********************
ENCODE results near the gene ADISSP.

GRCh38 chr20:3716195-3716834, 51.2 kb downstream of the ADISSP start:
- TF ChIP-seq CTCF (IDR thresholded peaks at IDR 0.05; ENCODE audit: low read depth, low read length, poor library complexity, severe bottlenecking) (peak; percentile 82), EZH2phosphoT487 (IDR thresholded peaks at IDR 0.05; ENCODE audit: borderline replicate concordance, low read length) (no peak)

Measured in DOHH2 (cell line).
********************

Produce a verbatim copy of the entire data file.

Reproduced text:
ENCODE results near the gene ADISSP.

GRCh38 chr20:3716195-3716834, 51.2 kb downstream of the ADISSP start:
- TF ChIP-seq CTCF (IDR thresholded peaks at IDR 0.05; ENCODE audit: low read depth, low read length, poor library complexity, severe bottlenecking) (peak; percentile 82), EZH2phosphoT487 (IDR thresholded peaks at IDR 0.05; ENCODE audit: borderline replicate concordance, low read length) (no peak)

Measured in DOHH2 (cell line).